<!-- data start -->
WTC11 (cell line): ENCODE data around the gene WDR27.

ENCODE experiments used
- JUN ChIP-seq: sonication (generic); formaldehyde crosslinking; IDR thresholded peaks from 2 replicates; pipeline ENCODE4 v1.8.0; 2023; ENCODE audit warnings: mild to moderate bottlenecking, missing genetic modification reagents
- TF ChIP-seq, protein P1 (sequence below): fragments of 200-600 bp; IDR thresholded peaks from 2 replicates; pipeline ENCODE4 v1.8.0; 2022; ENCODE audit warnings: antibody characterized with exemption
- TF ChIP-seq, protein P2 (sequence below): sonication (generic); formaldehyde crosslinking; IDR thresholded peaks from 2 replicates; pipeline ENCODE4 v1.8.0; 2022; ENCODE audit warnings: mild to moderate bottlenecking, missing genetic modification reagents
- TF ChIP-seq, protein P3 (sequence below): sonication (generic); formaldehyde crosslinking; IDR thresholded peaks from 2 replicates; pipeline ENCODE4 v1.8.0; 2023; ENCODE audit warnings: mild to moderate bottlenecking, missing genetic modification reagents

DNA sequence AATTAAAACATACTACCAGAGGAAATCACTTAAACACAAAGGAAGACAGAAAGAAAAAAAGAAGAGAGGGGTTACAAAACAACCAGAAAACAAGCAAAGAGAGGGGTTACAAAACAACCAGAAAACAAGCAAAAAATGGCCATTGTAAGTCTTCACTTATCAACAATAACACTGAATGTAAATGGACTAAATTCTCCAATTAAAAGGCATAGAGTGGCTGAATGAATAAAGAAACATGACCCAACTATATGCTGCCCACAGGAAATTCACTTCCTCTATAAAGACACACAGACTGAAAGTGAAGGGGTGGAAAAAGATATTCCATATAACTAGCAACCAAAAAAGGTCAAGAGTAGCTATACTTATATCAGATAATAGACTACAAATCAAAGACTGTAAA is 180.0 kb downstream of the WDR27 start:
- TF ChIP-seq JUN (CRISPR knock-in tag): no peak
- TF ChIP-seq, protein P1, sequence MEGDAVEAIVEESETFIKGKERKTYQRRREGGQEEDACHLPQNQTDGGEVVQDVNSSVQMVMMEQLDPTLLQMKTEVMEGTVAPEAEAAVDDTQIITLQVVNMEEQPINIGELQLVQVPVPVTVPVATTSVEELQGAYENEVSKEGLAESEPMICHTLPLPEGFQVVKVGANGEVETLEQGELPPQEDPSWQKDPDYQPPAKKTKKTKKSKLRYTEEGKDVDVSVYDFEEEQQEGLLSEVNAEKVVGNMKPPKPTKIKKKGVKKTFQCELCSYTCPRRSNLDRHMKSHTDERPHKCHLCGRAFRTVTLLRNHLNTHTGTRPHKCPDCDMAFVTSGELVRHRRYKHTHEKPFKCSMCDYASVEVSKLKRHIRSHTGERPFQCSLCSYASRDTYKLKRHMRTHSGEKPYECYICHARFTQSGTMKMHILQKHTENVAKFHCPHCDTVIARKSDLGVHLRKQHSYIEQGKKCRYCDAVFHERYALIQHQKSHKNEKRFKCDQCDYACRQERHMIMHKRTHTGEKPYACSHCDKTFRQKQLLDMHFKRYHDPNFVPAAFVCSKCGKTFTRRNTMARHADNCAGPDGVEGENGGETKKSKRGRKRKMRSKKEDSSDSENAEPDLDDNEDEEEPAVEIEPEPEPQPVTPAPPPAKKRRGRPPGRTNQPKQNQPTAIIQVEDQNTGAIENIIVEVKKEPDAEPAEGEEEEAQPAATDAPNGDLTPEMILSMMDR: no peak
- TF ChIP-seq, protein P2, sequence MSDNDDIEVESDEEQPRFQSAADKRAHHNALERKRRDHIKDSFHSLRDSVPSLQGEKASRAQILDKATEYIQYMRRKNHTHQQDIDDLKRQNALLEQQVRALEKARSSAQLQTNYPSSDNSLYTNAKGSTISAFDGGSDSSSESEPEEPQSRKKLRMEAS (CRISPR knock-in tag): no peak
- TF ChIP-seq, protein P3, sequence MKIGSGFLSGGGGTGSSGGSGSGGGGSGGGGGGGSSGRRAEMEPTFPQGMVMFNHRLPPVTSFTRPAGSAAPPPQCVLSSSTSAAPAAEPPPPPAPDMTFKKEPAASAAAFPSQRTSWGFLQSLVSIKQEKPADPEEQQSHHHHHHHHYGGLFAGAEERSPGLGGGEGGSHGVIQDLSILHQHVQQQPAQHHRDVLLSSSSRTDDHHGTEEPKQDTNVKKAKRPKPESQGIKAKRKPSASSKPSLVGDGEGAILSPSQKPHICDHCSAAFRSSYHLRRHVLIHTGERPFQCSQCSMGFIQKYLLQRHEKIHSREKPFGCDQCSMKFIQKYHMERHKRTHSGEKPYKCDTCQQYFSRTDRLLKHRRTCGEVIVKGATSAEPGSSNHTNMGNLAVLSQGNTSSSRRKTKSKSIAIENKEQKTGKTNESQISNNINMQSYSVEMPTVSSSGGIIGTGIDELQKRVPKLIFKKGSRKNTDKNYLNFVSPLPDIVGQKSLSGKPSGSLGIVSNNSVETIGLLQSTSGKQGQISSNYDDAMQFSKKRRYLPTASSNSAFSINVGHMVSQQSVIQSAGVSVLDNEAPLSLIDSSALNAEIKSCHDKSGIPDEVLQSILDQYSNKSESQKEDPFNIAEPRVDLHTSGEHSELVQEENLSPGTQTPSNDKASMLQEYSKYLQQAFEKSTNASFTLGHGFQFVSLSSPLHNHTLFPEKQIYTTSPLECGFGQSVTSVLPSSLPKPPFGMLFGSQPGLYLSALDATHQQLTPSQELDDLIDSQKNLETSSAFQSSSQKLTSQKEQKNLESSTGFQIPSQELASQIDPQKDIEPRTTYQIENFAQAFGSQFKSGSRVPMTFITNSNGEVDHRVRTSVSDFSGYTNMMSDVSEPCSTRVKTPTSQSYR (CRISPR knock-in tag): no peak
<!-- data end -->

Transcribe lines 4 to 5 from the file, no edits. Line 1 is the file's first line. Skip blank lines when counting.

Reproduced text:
- TF ChIP-seq, protein P1 (sequence below): fragments of 200-600 bp; IDR thresholded peaks from 2 replicates; pipeline ENCODE4 v1.8.0; 2022; ENCODE audit warnings: antibody characterized with exemption
- TF ChIP-seq, protein P2 (sequence below): sonication (generic); formaldehyde crosslinking; IDR thresholded peaks from 2 replicates; pipeline ENCODE4 v1.8.0; 2022; ENCODE audit warnings: mild to moderate bottlenecking, missing genetic modification reagents